Motor control


Locomotion is one of the most basic forms of movement. It is a rhythmic alternation of sets of muscles that support body weight and move the body in a particular direction. The spinal cord contains the necessary and sufficient neural machinery to allow animals to locomote, even in the absence of any inputs from the brain! This ability of vertebrate species to walk or swim is based upon the operations of an ensemble of neurons in the spinal cord which are wired together into a network. The activity of this network generates the rhythm that underlies walking and coordinates the muscles involved in locomotion. This network is also known as a Central Pattern Generator (CPG).


If you’ve ever had an object slip through your hands, you are aware of how we can reflexively tighten our grip to secure that object.  A population of neurons in the spinal cord is known to play a crucial role in hand grasp that seems to be intimately tied to this ability to properly adjust grip force when the situation requires it.  These neurons, called dI3 interneurons, are a population of neurons found in the deep dorsal horn that are identified by their expression of the transcription factor Isl1.  dI3 interneurons receive sensory inputs originating from the skin and conveying touch.  In turn, these neurons send excitatory projections to motoneurons, the neurons that innervate muscles and directly control muscle contraction.  Silencing this spinal sensory-motor circuit led to striking deficits in hand grasp (Bui et al., 2013, Neuron).  Having identified the functional role of these neurons, we now hope to detail the fine mechanisms by which dI3 interneurons receive information from the skin conveying touch in order to control hand grip for everyday hand function.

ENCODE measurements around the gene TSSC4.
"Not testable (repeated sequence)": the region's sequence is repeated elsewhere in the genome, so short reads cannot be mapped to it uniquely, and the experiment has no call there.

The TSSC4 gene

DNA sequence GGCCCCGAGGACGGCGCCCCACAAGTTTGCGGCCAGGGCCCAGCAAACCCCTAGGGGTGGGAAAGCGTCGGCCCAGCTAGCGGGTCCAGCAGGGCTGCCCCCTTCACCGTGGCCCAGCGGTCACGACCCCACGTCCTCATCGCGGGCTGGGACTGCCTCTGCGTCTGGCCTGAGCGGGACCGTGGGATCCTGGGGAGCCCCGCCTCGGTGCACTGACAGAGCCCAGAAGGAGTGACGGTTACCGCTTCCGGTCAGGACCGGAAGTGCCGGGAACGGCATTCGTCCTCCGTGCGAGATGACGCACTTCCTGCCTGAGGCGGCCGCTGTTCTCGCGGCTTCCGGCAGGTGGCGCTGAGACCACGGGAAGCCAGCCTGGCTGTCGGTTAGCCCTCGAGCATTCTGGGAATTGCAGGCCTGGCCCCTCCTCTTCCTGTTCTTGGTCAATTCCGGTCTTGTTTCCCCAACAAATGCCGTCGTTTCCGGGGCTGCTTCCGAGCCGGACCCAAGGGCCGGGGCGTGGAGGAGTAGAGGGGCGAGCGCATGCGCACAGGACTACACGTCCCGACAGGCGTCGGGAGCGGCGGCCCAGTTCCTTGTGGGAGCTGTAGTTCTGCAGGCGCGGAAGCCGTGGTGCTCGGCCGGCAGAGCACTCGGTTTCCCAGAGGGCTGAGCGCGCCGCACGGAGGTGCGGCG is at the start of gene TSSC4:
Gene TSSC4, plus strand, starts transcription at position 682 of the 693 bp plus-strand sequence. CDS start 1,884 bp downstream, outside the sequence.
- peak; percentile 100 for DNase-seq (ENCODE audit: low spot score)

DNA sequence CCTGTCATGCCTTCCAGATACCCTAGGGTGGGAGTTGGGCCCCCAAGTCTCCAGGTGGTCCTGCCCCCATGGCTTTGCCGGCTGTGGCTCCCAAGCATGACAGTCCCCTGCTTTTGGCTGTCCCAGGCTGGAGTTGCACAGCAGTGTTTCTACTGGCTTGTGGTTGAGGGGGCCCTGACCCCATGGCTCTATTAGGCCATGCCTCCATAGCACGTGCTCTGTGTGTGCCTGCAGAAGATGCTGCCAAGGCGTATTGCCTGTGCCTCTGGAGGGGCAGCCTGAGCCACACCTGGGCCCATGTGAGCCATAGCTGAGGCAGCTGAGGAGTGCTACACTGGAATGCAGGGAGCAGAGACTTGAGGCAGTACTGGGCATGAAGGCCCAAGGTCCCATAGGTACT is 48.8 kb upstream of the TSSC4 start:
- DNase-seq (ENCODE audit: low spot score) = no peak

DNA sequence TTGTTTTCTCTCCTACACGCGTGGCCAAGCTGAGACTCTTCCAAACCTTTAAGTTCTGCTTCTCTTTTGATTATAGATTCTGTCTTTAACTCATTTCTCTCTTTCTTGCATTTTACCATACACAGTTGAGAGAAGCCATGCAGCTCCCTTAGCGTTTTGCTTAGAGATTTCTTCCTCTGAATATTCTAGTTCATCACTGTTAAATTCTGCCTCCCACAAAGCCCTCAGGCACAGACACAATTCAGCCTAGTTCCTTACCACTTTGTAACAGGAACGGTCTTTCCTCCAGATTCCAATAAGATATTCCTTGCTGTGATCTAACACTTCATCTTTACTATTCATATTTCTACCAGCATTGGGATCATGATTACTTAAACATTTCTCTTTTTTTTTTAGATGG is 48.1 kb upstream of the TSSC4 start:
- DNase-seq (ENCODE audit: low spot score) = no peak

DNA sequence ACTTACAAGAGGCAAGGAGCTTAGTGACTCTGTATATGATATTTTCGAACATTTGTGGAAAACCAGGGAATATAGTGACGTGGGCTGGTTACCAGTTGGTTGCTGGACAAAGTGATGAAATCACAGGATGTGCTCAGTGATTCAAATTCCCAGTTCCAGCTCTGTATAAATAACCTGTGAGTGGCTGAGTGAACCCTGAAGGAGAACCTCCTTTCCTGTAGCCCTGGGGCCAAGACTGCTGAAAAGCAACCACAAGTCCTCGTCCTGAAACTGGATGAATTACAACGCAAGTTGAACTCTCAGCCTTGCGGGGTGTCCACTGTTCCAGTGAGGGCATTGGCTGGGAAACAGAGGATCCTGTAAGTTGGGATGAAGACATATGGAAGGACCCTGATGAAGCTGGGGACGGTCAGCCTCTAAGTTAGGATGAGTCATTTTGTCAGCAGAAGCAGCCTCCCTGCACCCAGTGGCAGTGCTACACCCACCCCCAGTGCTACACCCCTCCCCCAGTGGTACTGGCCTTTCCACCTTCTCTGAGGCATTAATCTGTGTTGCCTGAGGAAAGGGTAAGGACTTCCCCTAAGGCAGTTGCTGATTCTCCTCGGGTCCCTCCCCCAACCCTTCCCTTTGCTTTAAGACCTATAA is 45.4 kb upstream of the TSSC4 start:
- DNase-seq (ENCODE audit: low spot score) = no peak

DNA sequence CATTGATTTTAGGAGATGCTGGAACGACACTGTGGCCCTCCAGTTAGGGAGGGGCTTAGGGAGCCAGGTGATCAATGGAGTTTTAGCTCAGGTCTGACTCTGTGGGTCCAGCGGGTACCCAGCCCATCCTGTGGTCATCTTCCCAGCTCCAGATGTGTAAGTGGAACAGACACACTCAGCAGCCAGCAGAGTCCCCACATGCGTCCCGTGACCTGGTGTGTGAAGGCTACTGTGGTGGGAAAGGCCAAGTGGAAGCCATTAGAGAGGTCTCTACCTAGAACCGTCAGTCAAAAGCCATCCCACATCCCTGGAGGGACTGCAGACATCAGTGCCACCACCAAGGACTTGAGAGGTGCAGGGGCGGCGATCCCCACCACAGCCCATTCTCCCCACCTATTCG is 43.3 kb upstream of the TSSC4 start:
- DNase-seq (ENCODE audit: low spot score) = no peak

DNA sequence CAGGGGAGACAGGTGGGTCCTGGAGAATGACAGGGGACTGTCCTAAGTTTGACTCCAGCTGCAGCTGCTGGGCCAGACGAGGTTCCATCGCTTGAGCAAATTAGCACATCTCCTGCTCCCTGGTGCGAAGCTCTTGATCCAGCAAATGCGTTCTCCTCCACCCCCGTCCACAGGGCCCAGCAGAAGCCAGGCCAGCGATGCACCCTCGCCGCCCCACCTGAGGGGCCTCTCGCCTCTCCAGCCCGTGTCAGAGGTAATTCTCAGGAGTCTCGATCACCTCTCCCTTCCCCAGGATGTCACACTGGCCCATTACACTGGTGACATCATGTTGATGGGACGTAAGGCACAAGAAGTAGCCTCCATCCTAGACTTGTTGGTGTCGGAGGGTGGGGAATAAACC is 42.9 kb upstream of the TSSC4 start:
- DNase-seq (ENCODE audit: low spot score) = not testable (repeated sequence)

dI3 Ins in cervical segment

dI3 INs in a transverse segment of the cervical spinal cord. dI3 Ins are found in intermediate laminae whereas motoneurons are found in the ventral horn.  Note the sensory inputs (red, vGluT1 staining).